The pension program under BPJS Ketenagakerjaan covers the following:
- Accident compensation – provides protection for accidents occurring during or as a result of work;
- Old age benefits – provides protection for participants that are in retirement, laid off;
- Pension benefits – provides guaranteed income in retirement; and Life insurance – upon the death of the participant, their heirs can claim the benefits.
Malaysia’s 2020 monthly minimum wage rates are set to continue to 2021, although the government will launch a review later in 2021 to ensure earnings remain relevant to current economic conditions. The monthly minimum wage in 56 major cities is 1,200 ringgit (US$291), whereas the minimum wage in non-urban areas and rural towns is 1,100 ringgit (US$266).
Employers and employees are required to make monthly contributions to the social security fund managed by the Malaysian Social Security Organization (SOCSO). Contributions are capped at the monthly wage of 4,000 ringgit (US$963). The monthly contributions fall under two categories:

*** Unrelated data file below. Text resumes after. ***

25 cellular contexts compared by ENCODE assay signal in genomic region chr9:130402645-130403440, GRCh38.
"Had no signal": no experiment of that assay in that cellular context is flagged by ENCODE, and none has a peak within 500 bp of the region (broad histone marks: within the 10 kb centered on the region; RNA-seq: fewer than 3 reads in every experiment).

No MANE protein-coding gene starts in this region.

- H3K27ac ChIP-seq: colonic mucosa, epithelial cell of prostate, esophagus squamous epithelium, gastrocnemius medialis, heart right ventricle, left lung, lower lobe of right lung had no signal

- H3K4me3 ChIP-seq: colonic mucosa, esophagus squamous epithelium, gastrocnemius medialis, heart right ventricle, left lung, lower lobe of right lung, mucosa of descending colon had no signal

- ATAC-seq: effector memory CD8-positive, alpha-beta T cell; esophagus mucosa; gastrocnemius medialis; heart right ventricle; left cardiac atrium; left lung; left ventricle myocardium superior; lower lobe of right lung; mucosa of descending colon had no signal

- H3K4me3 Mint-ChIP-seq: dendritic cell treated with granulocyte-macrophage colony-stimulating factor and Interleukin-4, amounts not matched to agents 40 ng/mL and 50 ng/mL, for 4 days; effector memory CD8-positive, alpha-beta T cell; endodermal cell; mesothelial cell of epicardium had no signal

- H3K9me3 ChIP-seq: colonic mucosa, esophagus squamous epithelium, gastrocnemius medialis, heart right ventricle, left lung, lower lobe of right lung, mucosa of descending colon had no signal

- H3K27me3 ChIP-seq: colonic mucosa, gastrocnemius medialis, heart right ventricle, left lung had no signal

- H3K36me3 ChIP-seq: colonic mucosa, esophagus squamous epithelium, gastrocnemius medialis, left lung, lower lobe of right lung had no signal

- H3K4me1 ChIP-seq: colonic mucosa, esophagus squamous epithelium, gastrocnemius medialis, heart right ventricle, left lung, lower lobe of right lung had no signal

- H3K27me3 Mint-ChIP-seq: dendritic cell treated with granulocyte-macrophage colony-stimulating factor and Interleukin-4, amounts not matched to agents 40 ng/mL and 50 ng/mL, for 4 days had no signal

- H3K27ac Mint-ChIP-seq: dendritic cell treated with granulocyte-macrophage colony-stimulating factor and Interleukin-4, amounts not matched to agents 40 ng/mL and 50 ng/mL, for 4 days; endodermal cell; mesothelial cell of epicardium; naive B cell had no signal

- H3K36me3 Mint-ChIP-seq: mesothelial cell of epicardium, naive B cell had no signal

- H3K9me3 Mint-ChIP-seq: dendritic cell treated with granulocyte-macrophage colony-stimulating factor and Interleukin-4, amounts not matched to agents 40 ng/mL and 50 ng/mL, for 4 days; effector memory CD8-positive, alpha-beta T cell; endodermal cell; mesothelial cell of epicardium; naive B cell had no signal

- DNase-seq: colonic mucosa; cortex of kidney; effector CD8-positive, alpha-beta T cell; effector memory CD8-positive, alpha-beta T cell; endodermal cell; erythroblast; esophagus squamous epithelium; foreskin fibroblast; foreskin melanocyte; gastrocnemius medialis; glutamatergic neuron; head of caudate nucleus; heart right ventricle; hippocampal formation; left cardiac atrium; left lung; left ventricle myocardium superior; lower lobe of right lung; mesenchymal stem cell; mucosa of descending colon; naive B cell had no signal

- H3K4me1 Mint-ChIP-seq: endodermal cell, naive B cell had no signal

Employment Injury And Invalidity Scheme
This scheme provides protection against accidents or occupational disease arising from one’s employment and is obligatory for employees under the age of 60. The employee contributes 0.5 percent from their monthly wage while the employer contributes the remaining 1.75 percent.
Employment Injury Scheme
Employees who have reached the age of 60 will have to contribute 1.25 percent of their monthly wage to this scheme, payable by the employer. The scheme provides protection against someone who has died due to their employment or suffered from invalidity due to their employment.
The Philippines has daily minimum wage rates that vary from region to region, ranging from PHP316 (US$6.57) to P537 (US$11.17) a day for 2021. The wages are set by tripartite regional wage boards located in every region.
In the Philippines, the employer and employee must make social security contributions to the Philippine Health Insurance Corporation (PhilHealth) and the Social Security System (SSS). This monthly amount corresponds to the salaries of the covered employees.